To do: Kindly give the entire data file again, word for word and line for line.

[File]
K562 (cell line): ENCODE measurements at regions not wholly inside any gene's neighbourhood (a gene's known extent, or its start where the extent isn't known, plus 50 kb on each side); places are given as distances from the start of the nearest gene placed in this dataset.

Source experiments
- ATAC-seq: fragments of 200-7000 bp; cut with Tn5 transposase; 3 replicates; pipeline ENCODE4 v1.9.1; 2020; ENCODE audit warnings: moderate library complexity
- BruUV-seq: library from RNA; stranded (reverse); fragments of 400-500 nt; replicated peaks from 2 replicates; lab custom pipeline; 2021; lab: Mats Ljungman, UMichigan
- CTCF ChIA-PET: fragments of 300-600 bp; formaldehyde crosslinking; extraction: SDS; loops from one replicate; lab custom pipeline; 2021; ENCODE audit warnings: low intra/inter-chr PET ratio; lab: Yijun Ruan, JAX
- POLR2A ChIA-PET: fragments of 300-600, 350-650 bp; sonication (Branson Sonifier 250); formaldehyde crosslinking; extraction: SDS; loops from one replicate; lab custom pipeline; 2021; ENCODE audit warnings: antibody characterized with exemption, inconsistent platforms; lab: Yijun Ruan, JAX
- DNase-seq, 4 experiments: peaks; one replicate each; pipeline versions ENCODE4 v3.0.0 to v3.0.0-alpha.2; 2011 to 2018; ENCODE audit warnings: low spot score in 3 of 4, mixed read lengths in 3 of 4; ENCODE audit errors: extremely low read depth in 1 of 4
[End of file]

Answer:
K562 (cell line): ENCODE measurements at regions not wholly inside any gene's neighbourhood (a gene's known extent, or its start where the extent isn't known, plus 50 kb on each side); places are given as distances from the start of the nearest gene placed in this dataset.

Source experiments
- ATAC-seq: fragments of 200-7000 bp; cut with Tn5 transposase; 3 replicates; pipeline ENCODE4 v1.9.1; 2020; ENCODE audit warnings: moderate library complexity
- BruUV-seq: library from RNA; stranded (reverse); fragments of 400-500 nt; replicated peaks from 2 replicates; lab custom pipeline; 2021; lab: Mats Ljungman, UMichigan
- CTCF ChIA-PET: fragments of 300-600 bp; formaldehyde crosslinking; extraction: SDS; loops from one replicate; lab custom pipeline; 2021; ENCODE audit warnings: low intra/inter-chr PET ratio; lab: Yijun Ruan, JAX
- POLR2A ChIA-PET: fragments of 300-600, 350-650 bp; sonication (Branson Sonifier 250); formaldehyde crosslinking; extraction: SDS; loops from one replicate; lab custom pipeline; 2021; ENCODE audit warnings: antibody characterized with exemption, inconsistent platforms; lab: Yijun Ruan, JAX
- DNase-seq, 4 experiments: peaks; one replicate each; pipeline versions ENCODE4 v3.0.0 to v3.0.0-alpha.2; 2011 to 2018; ENCODE audit warnings: low spot score in 3 of 4, mixed read lengths in 3 of 4; ENCODE audit errors: extremely low read depth in 1 of 4